Wednesday, February 20, 2013

Coping with Survival

I have become comfortable with the idea of a truncated life.

That I will likely live to 35 but not 40 no longer frightens me as much as it once did.  It's something I've come to terms with.  Call it acceptance, denial or fatigue, as I'm not sure if it's one or the other or maybe all three.  But now I have a new challenge, and part of that challenge is that I feel like an arrogant asshole for calling it a challenge instead of simply reveling in it.  Some of this post is going to sound like fishing so please don't think I'm looking for comfort or reassurances.  I'm just sorting through some strange thoughts (as usual).

So I had that appointment with my doctor a while back, and I apologize to those of you who have been waiting to hear how it went.  Work's been a bit busy as of late, and that must come first. 

It started with Dr. C. entering the office with a man I'd never seen before, also in a white coat.  My mother was sitting beside me and I could feel her tense with confusion, wondering - as was I - if this new man was a specialist come to deliver some bad news.  Maybe to introduce himself, as things had gone so wildly out of control that Dr. C. could no longer handle them.  Dr. C. seemed to pick up on that quickly and interrupted himself to introduce the man as a student come to observe, and then assured me that my MRIs were "perfect."  He then ran me through the usual neurological tests, and again expressed true confusion as to how I could be doing so well.  My balance and coordination are flawless.

And then he said something that I kind of wish I didn't hear.  He said that I might be done with cancer.  Forever.

You see, contrary to popular belief, when a cancer survivor is in remission, it does not become more likely that the cancer will start growing again over time.  It becomes less likely.  I've gone a year and a half without any signs of growth or recurrence of symptoms, and he sees no reason to believe that is going to change.

I don't know how to feel about that.  My mother was overjoyed, of course, and over the next few days I received congratulations from various relatives, but I didn't feel any of that elation myself.  I'm not ready to believe it, even as a possibility.  I've spent so much time coming to terms with my mortality, I'm afraid to believe that I'm actually out of the woods.  I'm afraid that Dr. C. might be wrong, and I don't want to have to fight that battle against despair again.  This productive nihilism of mine works pretty well for me.

I'm quick to say that I am not my disease, but it's still part of me.  Even on the outside chance that I really am cancer free, I'm going to have to get MRIs every four months, either for the rest of my life or until they come up with a way to be absolutely sure.  It sounds sick, but I wonder if part of me even likes that I have cancer.  It gives me a sort of authority, or even immunity.  I've fought it, and people recognize that and tell me how much they admire my strength.  I get plenty of e-mails from people seeking guidance or a sympathetic ear.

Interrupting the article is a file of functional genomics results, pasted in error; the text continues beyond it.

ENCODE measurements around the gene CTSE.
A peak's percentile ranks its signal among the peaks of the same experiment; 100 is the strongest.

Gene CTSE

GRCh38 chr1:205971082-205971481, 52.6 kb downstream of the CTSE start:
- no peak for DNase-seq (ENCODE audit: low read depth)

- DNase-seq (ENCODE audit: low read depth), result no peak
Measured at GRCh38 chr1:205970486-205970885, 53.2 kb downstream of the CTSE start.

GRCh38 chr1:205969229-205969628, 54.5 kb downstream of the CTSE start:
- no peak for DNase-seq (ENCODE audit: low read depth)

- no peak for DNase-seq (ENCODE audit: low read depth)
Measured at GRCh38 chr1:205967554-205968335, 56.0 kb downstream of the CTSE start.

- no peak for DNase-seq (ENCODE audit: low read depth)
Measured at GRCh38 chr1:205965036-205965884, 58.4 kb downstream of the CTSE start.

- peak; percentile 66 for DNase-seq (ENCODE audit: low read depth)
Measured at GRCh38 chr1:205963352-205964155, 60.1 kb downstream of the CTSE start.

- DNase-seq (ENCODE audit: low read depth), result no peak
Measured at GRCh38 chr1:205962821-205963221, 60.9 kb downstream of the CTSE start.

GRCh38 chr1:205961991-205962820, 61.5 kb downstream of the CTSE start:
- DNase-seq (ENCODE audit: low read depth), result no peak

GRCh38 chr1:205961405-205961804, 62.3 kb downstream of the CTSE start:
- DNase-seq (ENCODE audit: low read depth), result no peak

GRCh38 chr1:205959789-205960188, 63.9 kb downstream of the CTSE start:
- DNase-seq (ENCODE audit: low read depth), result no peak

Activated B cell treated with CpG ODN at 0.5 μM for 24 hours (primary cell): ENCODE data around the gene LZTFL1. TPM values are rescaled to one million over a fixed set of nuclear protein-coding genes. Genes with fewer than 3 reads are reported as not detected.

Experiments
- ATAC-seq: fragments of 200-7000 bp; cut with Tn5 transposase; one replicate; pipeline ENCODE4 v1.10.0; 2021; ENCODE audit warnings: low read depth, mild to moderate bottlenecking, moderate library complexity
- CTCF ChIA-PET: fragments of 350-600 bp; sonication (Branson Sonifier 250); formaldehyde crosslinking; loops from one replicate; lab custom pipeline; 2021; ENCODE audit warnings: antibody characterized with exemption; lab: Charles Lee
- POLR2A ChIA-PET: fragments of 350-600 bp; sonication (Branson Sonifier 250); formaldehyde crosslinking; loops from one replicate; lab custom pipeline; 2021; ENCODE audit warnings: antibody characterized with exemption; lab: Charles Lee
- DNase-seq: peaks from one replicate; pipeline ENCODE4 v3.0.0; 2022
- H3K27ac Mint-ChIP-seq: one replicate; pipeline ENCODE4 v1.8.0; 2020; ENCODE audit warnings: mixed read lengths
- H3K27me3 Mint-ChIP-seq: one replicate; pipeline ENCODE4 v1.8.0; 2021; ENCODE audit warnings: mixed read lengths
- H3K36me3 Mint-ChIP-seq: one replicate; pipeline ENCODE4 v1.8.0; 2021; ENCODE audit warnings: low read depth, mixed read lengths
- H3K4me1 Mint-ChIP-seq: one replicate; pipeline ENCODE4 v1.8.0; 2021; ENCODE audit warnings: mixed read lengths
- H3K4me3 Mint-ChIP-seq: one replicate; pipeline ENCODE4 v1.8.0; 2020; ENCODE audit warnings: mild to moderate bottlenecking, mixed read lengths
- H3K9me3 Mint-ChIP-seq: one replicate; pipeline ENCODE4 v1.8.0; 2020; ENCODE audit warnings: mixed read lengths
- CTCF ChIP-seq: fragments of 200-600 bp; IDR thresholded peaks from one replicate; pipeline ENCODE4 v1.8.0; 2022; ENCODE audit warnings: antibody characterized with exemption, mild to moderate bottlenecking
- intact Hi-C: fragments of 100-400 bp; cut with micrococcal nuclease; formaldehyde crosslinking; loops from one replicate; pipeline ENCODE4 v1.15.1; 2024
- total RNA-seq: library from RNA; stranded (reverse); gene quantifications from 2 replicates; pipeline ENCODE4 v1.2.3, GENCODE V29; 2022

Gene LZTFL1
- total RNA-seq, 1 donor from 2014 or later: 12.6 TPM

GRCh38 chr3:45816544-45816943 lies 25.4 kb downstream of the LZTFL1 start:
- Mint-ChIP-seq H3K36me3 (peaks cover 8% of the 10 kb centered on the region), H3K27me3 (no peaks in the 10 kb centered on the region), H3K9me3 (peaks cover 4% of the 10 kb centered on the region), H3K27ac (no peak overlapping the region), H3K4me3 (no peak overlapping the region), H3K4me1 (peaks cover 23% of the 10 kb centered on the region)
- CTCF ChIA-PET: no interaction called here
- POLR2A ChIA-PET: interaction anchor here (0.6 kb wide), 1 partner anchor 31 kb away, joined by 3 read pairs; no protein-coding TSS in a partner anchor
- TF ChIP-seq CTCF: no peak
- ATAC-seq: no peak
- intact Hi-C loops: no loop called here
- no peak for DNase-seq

And let's get one thing straight, I've spoken to people who started out in a better place than I, but have ended up in a worse place.   We didn't catch my cancer early.  It wasn't in a "good" place.  It wasn't small or well-defined.  It even looked like it was becoming more aggressive.  So here comes that question of "why me," once again.  Not, "why did I get this," but, "why might I have beaten it when others didn't?"  I guess it all comes back to the wise words of Woody Roseland.  There is no why, when it comes to cancer.  I'm not doing well because I fought harder, or because of some strength of character that I have and others lack.  I'm doing well because cancer is random.  It's like a tornado.  A tornado spares some people.  Others, it kills.  There are things you can do to improve your odds but it's ultimately up to chance.  For the time being, I've been very lucky and I kind of feel like an ass by offering advice to those who haven't. 

But people keep contacting me, including a friend I've known for years who was recently diagnosed.  If they find my counsel valuable, I certainly won't turn them away. 

On that note, I want to remind you, dear reader, that I keep my e-mail on this page for a reason.  Please don't hesitate to contact me if you'd like, even if you just want to vent or chat.  I do get caught up in work from time to time but I'll always write back eventually and I make it a point to respond to introductory e-mails ASAP. 

Speaking of which, I have two links for you all today.  The first comes from Cameron Von St. James, the husband of mesothelioma survivor Heather Von St. James.  I've linked to his post on anger, which I found particularly insightful.  Cameron provides a perspective that I cannot – that of a husband, father and caregiver – and so when he approached me about linking to his blog, I had no reservations about helping to spread the word. I found it interesting and hope that you'll all take a look.

The second comes from a fellow brain cancer patient, Ozman, who was recently diagnosed.  I suggested he start a blog and he took that recommendation to heart.  I suppose I should let him take it from there.

As for me, I guess I'll just keep doing what I've been doing.  It's worked out pretty OK so far, and as far as predicaments go, this one's way better than the previous one.  Fellow fighters, if presented with the opportunity to (possibly) not have cancer, I strenuously encourage you to take it.